You should read this if

  • You want to set up a personal blog
  • You know what Markdown is
  • You don’t want to set up a heavy Wordpress environment
  • You don’t want to set up any database just for the blog
  • You either don’t have a VPS or want to host blog content in some easy-to-reach place.
  • You still want a template/theme system.


Github Pages + Hexo (what this site uses)

What is Hexo

Hexo is a fast, simple and powerful blog framework. You write posts in Markdown (or other languages) and Hexo generates static files with a beautiful theme in seconds.”

In other words, Hexo is a static blogging system. This means there is no need for database, node/php code to maintain like Wordpress or other dynamic blogging systems require. Awesome.

How on earth do things work

  • You write posts using Markdown language and preview them locally
  • Hexo generates the static htmls locally
  • You commit all static assets to Github
  • All content will be public via Github IO
    • When you hit path that ends with /, Github will attempt to read index.html under that directory, i.e. for /foo/, the corresponding file is /foo/index.html
    • For URLs don’t end with / (except root), Github will try to read the corresponding file, i.e. for /foo, if file foo doesn’t exist, 404 will be returned.
    • Generally, Hexo’s path layout should be fine but if you use certain themes (like the default landscape), you might need to fix the URLs manually if they don’t end with / while they should.

What this solution cannot do

You can think of Hexo as a lightweight templating system so most dynamic features that Wordpress offer don’t exist, including searching (provided by simple google search instead), comment system (you can use Disqus instead), dynamic widgets like top posts, permalink backend forwarding and so on.

However, do you really need these?

Get started

If you’ve read this far, chances are you want to give it a try. Here are the steps:

  1. Install node (required by Hexo):

  2. Install Hexo

    npm install -g hexo-cli
    // this downloads the starter pack and sets up node modules under the directory <name> for you so it may take a while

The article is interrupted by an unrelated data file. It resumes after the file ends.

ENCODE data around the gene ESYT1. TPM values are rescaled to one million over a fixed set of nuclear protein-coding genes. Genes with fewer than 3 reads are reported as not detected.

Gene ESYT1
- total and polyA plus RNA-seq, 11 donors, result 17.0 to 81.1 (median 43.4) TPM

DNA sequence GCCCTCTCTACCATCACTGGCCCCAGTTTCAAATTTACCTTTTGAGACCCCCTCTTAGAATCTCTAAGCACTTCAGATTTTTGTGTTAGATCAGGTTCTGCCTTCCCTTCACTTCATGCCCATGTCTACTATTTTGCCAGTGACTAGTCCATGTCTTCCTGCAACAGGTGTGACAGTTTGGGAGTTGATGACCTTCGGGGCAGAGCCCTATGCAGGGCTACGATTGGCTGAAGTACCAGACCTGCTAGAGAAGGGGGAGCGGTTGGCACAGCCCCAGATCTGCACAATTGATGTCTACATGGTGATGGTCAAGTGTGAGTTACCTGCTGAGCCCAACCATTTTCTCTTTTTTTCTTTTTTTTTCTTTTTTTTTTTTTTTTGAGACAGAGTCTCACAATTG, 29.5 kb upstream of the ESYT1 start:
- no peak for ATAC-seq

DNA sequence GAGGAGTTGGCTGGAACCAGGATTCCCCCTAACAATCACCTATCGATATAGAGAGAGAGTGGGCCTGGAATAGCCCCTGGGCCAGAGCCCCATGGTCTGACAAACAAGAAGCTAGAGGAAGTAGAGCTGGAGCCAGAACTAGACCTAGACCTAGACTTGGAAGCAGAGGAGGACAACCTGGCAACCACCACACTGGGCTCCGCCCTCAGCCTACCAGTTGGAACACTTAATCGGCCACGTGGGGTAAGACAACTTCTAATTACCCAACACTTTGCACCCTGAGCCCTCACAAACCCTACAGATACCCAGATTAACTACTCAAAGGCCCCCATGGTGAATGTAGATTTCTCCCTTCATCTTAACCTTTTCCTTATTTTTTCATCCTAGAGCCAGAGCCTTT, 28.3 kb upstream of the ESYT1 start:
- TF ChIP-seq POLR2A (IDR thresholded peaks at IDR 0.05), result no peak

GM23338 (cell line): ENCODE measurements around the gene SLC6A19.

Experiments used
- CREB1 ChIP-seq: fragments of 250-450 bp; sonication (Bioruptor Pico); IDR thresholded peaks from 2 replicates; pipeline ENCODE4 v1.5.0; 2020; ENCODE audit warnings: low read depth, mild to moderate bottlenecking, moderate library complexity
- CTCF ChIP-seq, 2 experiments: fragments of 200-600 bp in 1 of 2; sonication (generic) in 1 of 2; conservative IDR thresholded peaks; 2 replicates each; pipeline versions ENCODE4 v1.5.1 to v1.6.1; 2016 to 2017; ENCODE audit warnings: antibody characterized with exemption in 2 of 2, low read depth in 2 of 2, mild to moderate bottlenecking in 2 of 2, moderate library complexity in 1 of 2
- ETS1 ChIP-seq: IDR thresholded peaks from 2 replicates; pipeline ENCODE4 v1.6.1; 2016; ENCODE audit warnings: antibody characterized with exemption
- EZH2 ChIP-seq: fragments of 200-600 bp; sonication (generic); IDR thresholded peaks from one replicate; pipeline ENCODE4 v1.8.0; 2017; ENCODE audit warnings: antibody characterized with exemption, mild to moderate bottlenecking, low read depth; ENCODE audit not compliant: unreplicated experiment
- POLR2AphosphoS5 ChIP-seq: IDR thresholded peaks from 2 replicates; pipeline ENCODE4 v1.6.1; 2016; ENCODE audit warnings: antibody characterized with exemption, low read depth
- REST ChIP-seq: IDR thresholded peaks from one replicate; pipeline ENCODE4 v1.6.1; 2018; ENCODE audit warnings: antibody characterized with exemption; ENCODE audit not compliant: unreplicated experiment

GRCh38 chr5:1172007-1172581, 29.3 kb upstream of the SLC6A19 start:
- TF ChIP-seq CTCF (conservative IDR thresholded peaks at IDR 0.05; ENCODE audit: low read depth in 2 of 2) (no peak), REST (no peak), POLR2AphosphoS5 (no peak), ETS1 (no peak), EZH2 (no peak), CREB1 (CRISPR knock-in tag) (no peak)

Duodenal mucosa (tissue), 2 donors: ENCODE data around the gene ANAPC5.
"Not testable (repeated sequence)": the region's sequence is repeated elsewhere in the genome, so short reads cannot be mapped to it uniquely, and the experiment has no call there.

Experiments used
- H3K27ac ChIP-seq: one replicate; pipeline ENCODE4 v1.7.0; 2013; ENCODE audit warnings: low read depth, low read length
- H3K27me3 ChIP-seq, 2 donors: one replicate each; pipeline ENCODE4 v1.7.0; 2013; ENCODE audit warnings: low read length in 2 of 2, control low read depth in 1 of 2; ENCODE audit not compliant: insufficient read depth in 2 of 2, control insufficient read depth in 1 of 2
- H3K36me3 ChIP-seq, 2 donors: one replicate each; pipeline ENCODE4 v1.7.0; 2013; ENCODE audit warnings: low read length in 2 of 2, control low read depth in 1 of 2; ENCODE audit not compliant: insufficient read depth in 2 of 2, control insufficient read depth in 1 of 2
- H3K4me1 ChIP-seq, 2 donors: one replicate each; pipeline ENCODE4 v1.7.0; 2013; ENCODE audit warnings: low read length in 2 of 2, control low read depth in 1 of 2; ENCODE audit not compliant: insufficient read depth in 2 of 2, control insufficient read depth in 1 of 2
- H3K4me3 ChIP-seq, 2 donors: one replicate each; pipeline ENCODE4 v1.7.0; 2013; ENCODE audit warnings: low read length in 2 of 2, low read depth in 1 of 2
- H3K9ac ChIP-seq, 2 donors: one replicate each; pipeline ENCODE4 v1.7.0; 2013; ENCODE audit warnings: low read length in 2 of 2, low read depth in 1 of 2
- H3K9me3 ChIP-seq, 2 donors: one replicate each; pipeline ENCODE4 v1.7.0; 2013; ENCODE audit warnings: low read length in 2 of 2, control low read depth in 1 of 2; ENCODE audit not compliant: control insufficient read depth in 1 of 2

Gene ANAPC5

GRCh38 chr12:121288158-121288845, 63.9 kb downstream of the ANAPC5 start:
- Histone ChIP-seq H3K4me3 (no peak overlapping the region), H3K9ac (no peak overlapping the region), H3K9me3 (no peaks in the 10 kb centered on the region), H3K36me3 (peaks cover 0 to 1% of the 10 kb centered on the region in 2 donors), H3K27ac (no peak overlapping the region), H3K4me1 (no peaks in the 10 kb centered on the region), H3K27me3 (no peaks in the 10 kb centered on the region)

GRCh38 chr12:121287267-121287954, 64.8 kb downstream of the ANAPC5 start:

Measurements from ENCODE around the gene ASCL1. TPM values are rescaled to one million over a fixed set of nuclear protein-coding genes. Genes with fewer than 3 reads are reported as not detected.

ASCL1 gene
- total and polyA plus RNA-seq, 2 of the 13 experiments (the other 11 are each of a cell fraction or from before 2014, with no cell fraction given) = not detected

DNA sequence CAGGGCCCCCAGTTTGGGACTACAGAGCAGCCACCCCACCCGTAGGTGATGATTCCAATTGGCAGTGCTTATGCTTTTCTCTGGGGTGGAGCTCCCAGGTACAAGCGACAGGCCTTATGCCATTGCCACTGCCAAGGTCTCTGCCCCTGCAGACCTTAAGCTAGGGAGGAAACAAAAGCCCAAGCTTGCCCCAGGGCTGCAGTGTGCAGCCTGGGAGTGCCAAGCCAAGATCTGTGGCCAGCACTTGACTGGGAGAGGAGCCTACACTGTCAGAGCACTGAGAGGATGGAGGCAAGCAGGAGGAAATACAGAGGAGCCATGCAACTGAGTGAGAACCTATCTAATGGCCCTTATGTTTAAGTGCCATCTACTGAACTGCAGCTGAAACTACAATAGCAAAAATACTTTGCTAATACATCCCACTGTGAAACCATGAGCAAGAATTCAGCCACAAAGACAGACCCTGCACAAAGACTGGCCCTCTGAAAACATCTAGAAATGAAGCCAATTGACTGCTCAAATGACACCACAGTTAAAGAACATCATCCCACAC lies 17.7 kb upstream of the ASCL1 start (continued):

hexo init <name>
  3. Open <name>/_config.yml and there may be a few things you want to set such as the name and author. The most important things are the url and root. The details can be found here

  4. By default Hexo will generate the Hello world post for you. You can preview it by starting the local server:

    hexo server
  5. Generate actual assets:

    hexo generate
  6. Set up Github page repo:

Depending on if you have a VPS, things maybe a bit different. Follow 7a if you do and 7b if not. The major difference is the directory structure in the repo.

7a-1. Hexo by default publishes all static assets to public. However, Github by default expects stuff to be under root. That means, with this setup, the repo needs to be rooted at public:

cd public
git init
git remote add origin <repo url>
git pull

7a-2. Commit all assets:

git add --all
git commit -m "..."
git push

7a-3. If you have a custom domain, set CNAME pointed to and remember to disable https enforcement in Github (since SSL will verify host name). Also don’t forget to set the custom url in Github.

7b-1. If you have a VPS then you can commit all the files and just use github as the storage area since you can do backend url forwarding.

server {
listen 80;

location / {
proxy_set_header Host;

7b-2. If you have a custom domain, set A record pointed to your server IP and similarily, remember to turn off https enforcement. Also don’t forget to set the custom url in Github.

And that’s it! Let’s start writing!

  • In your hexo root directory, start a new post:

    hexo new post
  • Preview your post with

    hexo server
  • In preview mode, Hexo will watch your files and automatically update the html. However, it will not publish any static assets (those eventually shown in your site). So run this to let hexo do it:

    hexo generate
  • Then commit the changes to your repo (You can automate this with a shell script.)